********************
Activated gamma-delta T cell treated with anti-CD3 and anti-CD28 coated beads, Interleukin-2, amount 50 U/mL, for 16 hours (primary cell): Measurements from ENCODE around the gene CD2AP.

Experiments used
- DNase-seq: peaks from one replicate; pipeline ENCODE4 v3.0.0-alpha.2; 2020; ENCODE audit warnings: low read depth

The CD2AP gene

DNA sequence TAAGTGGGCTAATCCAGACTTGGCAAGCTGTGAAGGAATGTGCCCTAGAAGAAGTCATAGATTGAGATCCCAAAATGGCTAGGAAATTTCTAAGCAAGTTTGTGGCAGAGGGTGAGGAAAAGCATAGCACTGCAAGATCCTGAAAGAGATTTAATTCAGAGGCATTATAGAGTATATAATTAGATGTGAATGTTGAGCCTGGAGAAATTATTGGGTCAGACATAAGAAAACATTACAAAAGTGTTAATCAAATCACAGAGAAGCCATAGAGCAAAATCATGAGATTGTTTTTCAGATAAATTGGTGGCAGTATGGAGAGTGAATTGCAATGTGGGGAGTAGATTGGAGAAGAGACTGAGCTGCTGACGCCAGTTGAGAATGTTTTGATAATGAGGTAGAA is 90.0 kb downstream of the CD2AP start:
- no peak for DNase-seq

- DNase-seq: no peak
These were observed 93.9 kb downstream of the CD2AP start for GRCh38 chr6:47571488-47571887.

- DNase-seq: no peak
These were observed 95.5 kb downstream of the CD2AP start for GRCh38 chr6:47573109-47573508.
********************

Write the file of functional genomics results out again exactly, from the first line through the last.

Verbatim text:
Activated gamma-delta T cell treated with anti-CD3 and anti-CD28 coated beads, Interleukin-2, amount 50 U/mL, for 16 hours (primary cell): Measurements from ENCODE around the gene CD2AP.

Experiments used
- DNase-seq: peaks from one replicate; pipeline ENCODE4 v3.0.0-alpha.2; 2020; ENCODE audit warnings: low read depth

The CD2AP gene

DNA sequence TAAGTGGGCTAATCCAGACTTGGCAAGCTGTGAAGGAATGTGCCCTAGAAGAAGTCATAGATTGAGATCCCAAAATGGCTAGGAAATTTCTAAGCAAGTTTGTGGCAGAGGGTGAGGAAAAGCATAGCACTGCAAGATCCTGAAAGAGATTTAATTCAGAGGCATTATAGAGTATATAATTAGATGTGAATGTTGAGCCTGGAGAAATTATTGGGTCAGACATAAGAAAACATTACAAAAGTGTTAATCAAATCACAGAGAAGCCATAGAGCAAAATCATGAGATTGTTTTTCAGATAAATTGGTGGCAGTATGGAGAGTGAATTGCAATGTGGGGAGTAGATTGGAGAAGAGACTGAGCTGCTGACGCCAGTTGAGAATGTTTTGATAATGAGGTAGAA is 90.0 kb downstream of the CD2AP start:
- no peak for DNase-seq

- DNase-seq: no peak
These were observed 93.9 kb downstream of the CD2AP start for GRCh38 chr6:47571488-47571887.

- DNase-seq: no peak
These were observed 95.5 kb downstream of the CD2AP start for GRCh38 chr6:47573109-47573508.